I was thinking of the results of scraping in my cross slide and saddle and gib strips. To get the celebrated results that are apparently possible I wanted not to assume that my plate was flat.

                  (I might however be making the new guy mistake of chasing crazy small numbers for no real world gain.-but I don't think so given what I've read and been shown)

                  Greg

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                  • #39
                    Originally posted by The Artful Bodger
                    I am wondering about the use of expensive instruments to test these granite 'flats'.

                    Amateur telescope makers have very precise testing procedure down to optical wavelengths using quite simple equipment. Of course the surface of the granite would have to be reflective, is it?
                    Yes, amateur telescope makers use a device called a knife edge tester. Trouble is, it does not work directly on flat surfaces as the light starts at a "point" source and is reflected back to a "point" image which the knife edge intercepts. I have a home made knife edge tester that cost all of about $25 and it can test spherical and parabolic mirrors to 1/4 wave or better. That's microns folks.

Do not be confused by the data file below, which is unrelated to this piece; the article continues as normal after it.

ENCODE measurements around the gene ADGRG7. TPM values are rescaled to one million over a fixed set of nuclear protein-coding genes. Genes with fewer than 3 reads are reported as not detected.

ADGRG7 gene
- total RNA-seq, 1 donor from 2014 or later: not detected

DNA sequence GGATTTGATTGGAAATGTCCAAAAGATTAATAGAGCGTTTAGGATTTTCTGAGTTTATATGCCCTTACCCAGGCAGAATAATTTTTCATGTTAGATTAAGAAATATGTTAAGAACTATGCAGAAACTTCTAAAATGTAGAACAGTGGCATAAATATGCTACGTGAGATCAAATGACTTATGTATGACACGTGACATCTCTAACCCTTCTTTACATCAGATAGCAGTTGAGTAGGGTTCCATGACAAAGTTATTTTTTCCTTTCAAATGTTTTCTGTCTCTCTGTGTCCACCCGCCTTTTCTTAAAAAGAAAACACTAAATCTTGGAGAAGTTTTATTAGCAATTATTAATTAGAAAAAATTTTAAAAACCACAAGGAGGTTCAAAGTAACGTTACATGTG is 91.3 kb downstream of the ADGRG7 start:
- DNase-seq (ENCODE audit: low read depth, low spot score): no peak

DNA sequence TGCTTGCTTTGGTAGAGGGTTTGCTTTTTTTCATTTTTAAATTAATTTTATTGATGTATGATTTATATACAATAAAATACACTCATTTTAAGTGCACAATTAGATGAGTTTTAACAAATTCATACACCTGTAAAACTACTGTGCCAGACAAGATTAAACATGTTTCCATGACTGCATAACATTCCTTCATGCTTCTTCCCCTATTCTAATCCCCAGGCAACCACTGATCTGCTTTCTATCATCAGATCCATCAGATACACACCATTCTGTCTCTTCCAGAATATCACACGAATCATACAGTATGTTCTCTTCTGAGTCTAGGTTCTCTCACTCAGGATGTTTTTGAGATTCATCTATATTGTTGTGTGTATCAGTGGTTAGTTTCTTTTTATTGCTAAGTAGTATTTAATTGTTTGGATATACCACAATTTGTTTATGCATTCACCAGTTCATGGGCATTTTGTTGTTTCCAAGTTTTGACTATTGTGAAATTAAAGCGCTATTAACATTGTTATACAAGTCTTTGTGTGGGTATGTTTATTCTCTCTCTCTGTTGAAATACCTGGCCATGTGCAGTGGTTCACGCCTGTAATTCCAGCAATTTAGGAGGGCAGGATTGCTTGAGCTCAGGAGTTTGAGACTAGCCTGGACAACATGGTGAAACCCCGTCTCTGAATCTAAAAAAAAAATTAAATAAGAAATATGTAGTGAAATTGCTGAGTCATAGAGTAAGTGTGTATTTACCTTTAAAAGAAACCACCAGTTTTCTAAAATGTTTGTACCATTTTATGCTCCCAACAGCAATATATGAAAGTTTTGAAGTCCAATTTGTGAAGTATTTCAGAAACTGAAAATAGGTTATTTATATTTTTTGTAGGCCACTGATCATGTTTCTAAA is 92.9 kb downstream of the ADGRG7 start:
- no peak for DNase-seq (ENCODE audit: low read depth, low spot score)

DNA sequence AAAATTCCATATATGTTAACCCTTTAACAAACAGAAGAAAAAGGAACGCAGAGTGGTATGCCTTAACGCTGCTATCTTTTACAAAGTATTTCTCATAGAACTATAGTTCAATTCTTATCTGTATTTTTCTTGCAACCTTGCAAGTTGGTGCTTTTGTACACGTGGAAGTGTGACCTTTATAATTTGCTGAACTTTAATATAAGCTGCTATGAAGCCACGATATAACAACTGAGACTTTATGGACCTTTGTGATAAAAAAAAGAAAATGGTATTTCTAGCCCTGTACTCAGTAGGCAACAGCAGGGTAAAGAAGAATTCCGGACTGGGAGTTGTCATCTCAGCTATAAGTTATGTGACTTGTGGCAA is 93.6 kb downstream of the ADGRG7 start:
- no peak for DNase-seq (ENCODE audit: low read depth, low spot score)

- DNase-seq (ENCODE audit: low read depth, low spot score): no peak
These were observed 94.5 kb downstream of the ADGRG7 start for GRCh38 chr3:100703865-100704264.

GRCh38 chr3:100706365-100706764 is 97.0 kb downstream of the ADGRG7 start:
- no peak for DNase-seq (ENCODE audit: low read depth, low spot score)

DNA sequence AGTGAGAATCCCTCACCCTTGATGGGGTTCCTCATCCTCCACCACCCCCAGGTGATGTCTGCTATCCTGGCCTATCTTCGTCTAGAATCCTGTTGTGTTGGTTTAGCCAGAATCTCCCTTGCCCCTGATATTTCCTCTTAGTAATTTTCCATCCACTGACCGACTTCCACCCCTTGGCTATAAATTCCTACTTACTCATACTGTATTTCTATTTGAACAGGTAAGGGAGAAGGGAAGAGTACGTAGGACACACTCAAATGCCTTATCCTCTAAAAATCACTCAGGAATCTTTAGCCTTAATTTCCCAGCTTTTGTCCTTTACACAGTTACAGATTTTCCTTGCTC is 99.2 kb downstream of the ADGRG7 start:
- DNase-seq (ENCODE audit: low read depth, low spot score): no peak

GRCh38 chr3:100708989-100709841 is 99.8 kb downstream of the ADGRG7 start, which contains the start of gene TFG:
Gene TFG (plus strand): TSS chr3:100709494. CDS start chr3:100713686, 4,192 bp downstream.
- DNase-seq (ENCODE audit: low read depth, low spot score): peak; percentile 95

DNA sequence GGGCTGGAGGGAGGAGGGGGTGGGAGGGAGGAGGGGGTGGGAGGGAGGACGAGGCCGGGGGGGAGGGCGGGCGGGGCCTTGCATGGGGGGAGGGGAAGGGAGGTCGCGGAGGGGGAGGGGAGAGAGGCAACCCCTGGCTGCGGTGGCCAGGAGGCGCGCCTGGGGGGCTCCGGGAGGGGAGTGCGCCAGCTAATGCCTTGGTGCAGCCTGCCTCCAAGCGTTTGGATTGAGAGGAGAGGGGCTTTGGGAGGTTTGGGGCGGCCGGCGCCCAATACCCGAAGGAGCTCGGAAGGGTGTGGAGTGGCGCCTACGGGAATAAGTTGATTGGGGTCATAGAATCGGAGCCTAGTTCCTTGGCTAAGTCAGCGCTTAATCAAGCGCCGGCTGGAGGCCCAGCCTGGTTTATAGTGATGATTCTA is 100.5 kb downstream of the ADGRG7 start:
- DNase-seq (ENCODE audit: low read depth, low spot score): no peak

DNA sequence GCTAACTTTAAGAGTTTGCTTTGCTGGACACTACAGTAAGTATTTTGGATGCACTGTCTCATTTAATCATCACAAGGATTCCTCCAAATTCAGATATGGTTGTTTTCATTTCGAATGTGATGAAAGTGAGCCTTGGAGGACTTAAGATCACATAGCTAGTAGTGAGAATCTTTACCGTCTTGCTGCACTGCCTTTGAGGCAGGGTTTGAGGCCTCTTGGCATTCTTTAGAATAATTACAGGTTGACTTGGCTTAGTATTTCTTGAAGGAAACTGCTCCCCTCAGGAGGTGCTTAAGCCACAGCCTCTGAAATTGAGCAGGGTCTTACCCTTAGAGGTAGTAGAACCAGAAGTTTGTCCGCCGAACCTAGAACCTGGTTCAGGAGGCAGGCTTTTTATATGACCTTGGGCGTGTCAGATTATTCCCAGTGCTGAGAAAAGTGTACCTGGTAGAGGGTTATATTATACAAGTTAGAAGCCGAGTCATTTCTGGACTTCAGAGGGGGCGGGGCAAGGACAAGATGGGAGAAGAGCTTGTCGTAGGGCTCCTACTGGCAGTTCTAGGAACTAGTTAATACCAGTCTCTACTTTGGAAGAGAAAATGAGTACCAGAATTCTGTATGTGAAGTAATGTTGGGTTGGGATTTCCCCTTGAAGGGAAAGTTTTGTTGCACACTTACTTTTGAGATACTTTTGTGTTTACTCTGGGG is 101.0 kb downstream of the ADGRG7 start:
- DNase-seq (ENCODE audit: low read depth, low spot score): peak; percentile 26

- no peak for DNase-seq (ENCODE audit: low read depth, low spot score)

However, in order to test a flat with it, you would need a mirror, preferably spherical, that is already as accurate or better than the accuracy you want to test to AND that is as large as the flat itself. That's why the commercial, optical test instruments cost so much. I guess you could test in smaller sections and map them together, but you still need a good mirror. And the setup would be challenging. If the flat is horizontal, then the light beam would be vertical or perhaps at a 45 degree angle between horizontal and vertical. The known good mirror will need to be mounted so that it would not be distorted. Thermal effects are hell and it pays to set things up and then come back in 12 to 24 hours. Of course, you can not touch the mirror or the flat as the heat from your hands will distort things.